White House priorities for HEA reform

The White House on Monday issued an overview of what it would like to see in the reauthorization of the Higher Education Act (HEA), which didn’t include any major surprises. But it did include a few new details that could raise some eyebrows.

For instance, the Trump administration has sought to allow more for-profits to participate in higher education, claiming that competition would drive innovation to provide the skills that students need to secure available jobs more quickly and efficiently. No surprise there.

But the administration added in its proposals released Monday that it would like Congress to create a pilot program to “increase access to market-driven workforce development programs.”

“Non-traditional students interested in accelerated paths to careers should have access to innovative partners who can more effectively meet their needs,” according to a brief from the White House. “By offering options that look to the private sector for risk mitigation, we can both protect taxpayers and help more Americans use education as a ladder to achieve the American dream.” That’s sure to anger some education advocates and lawmakers who just last week held a House hearing on how some unscrupulous for-profits fleeced certain students and left them high and dry by closing down operations.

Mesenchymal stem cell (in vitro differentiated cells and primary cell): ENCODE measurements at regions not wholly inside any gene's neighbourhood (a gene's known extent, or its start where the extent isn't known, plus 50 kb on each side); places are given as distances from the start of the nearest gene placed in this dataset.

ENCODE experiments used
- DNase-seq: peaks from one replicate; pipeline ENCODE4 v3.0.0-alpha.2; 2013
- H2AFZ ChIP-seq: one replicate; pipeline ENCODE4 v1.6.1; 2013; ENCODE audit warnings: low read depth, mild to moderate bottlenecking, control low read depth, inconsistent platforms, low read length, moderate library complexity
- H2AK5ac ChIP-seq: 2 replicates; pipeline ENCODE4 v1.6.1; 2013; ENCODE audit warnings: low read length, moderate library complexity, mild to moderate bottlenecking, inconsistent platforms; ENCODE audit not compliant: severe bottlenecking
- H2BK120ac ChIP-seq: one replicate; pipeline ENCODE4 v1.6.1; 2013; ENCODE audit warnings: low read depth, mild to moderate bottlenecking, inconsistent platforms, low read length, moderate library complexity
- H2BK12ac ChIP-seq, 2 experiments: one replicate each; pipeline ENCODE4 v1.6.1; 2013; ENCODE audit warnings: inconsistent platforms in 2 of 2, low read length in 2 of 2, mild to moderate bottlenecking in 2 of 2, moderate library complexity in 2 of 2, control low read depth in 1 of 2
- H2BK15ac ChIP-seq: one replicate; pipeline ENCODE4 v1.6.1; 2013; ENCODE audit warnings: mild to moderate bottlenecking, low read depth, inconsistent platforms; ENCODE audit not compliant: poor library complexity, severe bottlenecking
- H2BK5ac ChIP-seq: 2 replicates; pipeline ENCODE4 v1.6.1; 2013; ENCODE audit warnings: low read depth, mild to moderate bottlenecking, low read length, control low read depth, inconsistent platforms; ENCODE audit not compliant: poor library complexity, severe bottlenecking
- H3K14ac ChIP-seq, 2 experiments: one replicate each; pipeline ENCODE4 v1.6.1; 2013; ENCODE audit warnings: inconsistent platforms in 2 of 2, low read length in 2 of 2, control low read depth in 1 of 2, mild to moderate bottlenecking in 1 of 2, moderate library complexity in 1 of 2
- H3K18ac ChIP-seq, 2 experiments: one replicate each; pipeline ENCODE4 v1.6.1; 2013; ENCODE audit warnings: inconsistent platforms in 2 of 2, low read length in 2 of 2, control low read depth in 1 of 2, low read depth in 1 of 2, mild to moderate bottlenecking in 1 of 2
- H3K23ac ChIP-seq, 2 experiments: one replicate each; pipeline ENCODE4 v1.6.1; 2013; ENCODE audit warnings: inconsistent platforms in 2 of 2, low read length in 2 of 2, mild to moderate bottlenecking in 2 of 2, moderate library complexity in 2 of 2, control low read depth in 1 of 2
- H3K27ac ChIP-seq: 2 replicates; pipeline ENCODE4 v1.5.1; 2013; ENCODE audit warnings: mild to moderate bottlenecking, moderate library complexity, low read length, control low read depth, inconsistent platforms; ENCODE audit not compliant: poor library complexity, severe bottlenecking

Several of the proposals appeared last week in the president’s proposed budget plan for fiscal year 2020. Those include expanding Pell Grant eligibility to high-quality, short-term programs that provide a credential or license in a high-demand field. In its HEA proposals, the administration noted that it also would like to expand student aid to qualifying inmates who are eligible for release in an effort to improve their ability to find jobs. (The American Association of Community Colleges supports both these ideas.)

The proposals also reiterated the president’s budget plan to hold higher education institutions more financially accountable for student loans. It added that Congress should provide colleges the authority to help students limit and manage their borrowing.

Last week, both the Senate and House education committees kicked off their efforts to reauthorize HEA with hearings that covered simplifying the federal student aid application and containing college costs.

About the Author

Matthew Dembicki
is editor of Community College Daily and serves as publications director for the American Association of Community Colleges.